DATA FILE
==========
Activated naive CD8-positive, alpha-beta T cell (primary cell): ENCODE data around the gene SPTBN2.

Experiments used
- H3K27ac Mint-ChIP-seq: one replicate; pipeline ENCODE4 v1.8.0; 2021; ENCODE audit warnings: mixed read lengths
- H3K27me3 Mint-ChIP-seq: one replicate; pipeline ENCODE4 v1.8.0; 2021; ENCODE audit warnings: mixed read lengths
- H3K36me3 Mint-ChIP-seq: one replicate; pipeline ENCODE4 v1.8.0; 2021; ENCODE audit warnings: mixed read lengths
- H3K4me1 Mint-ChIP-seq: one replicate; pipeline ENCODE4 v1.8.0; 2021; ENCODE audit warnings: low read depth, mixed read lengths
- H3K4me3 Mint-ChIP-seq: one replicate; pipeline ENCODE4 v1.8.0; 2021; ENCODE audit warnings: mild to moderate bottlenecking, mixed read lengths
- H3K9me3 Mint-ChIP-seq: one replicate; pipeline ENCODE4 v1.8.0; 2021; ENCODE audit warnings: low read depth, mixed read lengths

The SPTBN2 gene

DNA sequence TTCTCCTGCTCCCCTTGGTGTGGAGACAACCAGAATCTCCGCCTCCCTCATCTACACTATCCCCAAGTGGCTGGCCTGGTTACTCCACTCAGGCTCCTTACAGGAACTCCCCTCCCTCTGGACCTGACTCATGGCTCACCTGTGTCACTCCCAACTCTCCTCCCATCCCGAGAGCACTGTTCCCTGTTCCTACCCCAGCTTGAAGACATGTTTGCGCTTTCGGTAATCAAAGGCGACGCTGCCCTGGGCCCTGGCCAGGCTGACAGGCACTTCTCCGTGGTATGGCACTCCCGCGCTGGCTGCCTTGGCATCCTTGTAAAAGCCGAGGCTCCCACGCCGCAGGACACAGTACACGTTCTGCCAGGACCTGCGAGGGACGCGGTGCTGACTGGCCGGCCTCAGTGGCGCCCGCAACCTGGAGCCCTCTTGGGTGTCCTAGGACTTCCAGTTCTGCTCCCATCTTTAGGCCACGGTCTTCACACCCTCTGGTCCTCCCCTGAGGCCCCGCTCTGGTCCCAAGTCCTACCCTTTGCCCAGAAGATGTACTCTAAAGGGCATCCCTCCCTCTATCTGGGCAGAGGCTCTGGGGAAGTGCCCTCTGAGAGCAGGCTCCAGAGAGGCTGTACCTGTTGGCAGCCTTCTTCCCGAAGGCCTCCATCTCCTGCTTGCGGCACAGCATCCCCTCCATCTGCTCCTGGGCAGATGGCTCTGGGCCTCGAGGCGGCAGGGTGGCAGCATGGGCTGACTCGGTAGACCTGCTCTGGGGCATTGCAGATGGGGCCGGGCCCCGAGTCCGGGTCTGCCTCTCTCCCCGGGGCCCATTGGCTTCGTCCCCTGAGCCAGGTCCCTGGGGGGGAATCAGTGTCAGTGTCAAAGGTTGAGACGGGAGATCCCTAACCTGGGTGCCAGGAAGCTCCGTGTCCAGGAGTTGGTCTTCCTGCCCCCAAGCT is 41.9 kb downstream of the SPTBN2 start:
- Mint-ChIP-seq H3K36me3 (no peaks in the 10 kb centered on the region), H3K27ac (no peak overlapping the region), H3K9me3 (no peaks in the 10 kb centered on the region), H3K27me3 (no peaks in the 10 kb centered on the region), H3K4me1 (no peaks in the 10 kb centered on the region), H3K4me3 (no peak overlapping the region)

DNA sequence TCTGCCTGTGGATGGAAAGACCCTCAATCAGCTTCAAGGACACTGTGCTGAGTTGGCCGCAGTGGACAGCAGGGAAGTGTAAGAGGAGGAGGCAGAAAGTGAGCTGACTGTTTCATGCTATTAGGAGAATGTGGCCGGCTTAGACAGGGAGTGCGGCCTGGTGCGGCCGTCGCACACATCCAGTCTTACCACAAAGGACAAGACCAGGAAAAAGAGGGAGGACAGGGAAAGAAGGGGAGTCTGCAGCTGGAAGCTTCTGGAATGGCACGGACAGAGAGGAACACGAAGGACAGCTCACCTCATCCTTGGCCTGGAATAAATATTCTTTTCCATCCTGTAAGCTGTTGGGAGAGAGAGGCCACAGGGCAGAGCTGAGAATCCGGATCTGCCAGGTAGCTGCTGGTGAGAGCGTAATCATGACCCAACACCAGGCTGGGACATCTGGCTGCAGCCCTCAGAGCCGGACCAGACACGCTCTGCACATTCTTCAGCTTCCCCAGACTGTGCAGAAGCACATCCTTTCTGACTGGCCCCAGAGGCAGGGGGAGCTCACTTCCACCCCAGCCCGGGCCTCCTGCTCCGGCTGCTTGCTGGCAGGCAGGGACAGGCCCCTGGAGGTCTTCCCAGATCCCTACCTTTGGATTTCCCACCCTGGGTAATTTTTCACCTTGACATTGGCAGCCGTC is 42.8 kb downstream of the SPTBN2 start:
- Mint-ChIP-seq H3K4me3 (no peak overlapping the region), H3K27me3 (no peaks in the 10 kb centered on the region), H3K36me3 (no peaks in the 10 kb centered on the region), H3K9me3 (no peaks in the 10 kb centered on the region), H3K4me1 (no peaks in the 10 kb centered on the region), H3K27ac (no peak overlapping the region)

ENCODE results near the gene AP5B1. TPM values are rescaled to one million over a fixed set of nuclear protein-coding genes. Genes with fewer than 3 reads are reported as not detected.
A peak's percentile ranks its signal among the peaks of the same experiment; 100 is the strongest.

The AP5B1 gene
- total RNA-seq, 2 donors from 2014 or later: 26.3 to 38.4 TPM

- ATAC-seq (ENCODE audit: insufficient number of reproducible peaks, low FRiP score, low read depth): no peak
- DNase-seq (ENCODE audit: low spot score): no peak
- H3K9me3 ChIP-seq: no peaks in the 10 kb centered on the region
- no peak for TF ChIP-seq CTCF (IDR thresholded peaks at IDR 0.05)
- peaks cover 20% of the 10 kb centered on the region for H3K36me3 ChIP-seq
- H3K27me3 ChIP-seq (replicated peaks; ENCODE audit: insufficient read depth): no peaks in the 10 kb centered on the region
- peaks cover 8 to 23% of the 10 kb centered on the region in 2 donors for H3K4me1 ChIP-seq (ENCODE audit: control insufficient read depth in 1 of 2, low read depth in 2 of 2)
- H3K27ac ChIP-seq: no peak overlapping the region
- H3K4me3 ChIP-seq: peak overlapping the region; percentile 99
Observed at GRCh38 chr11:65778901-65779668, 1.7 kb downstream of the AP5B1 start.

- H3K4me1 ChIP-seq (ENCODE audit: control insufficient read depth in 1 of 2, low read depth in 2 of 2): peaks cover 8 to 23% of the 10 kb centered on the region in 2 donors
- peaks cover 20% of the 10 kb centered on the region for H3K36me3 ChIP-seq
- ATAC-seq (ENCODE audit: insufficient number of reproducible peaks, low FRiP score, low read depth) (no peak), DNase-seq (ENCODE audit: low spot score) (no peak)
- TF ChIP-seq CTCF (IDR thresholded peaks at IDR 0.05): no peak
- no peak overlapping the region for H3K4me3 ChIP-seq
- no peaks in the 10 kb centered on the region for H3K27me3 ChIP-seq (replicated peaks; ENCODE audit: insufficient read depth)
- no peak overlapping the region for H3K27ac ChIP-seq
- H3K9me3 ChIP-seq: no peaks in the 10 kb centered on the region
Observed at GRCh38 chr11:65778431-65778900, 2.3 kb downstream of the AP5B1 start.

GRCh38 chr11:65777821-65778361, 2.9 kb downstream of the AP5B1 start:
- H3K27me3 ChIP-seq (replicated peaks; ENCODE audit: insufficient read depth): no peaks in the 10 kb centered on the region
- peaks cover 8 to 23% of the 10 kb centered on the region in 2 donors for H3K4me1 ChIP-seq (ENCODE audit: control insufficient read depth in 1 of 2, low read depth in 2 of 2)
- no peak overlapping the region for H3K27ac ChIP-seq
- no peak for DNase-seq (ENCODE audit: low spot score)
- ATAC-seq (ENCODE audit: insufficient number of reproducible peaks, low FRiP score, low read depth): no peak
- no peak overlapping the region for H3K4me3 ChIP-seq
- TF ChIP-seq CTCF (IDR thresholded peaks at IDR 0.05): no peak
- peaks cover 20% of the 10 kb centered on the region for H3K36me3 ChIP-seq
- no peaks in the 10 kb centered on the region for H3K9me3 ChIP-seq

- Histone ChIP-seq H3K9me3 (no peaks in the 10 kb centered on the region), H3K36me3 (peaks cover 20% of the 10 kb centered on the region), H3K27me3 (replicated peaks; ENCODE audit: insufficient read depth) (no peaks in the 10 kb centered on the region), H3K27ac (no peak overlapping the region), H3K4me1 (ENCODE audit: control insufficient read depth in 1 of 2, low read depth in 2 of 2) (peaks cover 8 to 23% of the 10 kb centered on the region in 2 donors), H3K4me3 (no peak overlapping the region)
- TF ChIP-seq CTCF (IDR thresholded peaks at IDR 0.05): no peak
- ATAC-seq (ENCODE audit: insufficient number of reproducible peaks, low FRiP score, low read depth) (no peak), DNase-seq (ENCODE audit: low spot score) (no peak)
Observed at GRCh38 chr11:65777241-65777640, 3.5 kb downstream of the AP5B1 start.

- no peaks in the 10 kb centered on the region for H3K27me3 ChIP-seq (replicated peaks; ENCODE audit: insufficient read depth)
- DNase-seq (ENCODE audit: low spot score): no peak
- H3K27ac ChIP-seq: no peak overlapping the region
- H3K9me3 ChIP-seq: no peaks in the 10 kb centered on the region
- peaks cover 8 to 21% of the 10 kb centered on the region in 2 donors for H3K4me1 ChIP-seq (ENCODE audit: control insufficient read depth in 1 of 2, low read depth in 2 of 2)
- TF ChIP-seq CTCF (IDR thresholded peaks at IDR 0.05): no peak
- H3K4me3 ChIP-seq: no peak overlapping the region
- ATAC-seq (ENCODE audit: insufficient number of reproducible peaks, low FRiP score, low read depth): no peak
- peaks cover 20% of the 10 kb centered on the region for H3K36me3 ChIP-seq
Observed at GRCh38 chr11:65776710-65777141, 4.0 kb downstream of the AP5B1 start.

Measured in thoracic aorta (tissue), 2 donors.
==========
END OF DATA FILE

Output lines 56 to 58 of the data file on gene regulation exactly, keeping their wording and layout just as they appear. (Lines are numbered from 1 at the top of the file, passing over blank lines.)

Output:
- TF ChIP-seq CTCF (IDR thresholded peaks at IDR 0.05): no peak
- H3K4me3 ChIP-seq: no peak overlapping the region
- ATAC-seq (ENCODE audit: insufficient number of reproducible peaks, low FRiP score, low read depth): no peak